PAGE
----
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Business Trends

Boardroom diversity moves forward in Japan

Nearly 70% of blue chips to have foreign or female directors

Indeed co-founder Rory Kahan, left, has been nominated as a director at Japanese staffing agency Recruit Holdings. Veteran banker Teiko Kudo, left, has taken a seat on Toyota's board.

TOKYO -- More companies in Japan are promoting ethnic and gender diversity on their boards, with nearly seven in 10 large corporations expected to have at least one non-Japanese or female director after shareholders meetings this month.

Of the 170 Nikkei Stock Average components with March book-closings that had published shareholder meeting notices by the end of May, 36 will have non-Japanese directors, an increase of seven, according to data compiled by Takara Printing.

Daikin Industries, the world's biggest air conditioner maker by market share, has nominated Kanwal Jeet Jawa for a board seat. Jawa, who has served as chief operating officer of Daikin's Indian unit, would join Yuan Fang, a Chinese-born director proposed for reappointment.

Sony stands poised to add a third foreign-born director. Staffing services group Recruit Holdings has nominated Rony Kahan -- co-founder of the U.S.-based job search website Indeed, which the Japanese company acquired in 2012 -- to its board.

Panasonic has nominated its first non-Japanese board member. Laurence Bates, who previously covered Japan as a legal officer at General Electric, has been picked to serve as director in charge of legal affairs.

Aerospace and railroad equipment maker Kawasaki Heavy Industries has nominated Jenifer Rogers as an outsider director. The American lawyer worked at the Industrial Bank of Japan, one of the predecessors of Mizuho Bank, and at Merrill Lynch Japan Securities. She now serves as an external director at trading house Mitsui & Co.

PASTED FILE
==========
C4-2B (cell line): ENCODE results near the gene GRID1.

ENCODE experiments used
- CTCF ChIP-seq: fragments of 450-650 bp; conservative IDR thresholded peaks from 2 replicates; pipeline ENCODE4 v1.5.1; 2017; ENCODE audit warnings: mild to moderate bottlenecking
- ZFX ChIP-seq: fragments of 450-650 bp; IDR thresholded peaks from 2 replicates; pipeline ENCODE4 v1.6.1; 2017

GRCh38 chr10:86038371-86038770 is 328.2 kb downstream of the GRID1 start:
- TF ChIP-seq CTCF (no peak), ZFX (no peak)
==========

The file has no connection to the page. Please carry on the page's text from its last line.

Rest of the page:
Toyota Motor welcomed its first female board member at a shareholders meeting on Thursday, appointing Sumitomo Mitsui Banking Corp. executive Teiko Kudo.

Assuming shareholders approve all of the nominations, 112 companies will have at least one female director or auditor, accounting for 66% of the total, up 7 percentage points from a year earlier. Twenty-eight companies will newly appoint or increase board seats for women. 

This trend comes after the Tokyo Stock Exchange earlier this month updated the corporate governance code it adopted in 2015, urging listed companies to make their boards more open to women and people with international backgrounds.

Institutional investors are putting their weight behind this movement. "Ensuring boardroom diversity is important," said Emi Onozuka at Goldman Sachs Asset Management.

Many Japanese companies are adding women from outside the group to their boards, but Komatsu has drawn one from its own ranks. The construction machinery maker is slated to give Kuniko Urano, general manager for human resources, a seat on its board.

Increased diversity can lead to new ways of working. Chip-testing equipment maker Advantest made English the official language at board meetings last year. Sharing information with non-Japanese directors and executive officers has been "smoother" since the change, President Yoshiaki Yoshida said.

Yet corporate Japan still has a long way to go on diversity. Women accounted for a mere 3.7% of all officers, including directors and auditors, at listed companies, according to a 2017 survey by the Cabinet Office. That is a far cry from 18% and 34% at companies in the U.S. and France, respectively, in 2015.

One factor is difficulty finding talent.

As a result, many women serve on multiple boards. Toshiko Oka, slated to join Sony as an external director, already holds the titles of outside director or auditor at three companies, including Mitsubishi Corp. and Hitachi Metals. Female directors in Japan also tend to have professional backgrounds in law or academia, with relatively few from business.

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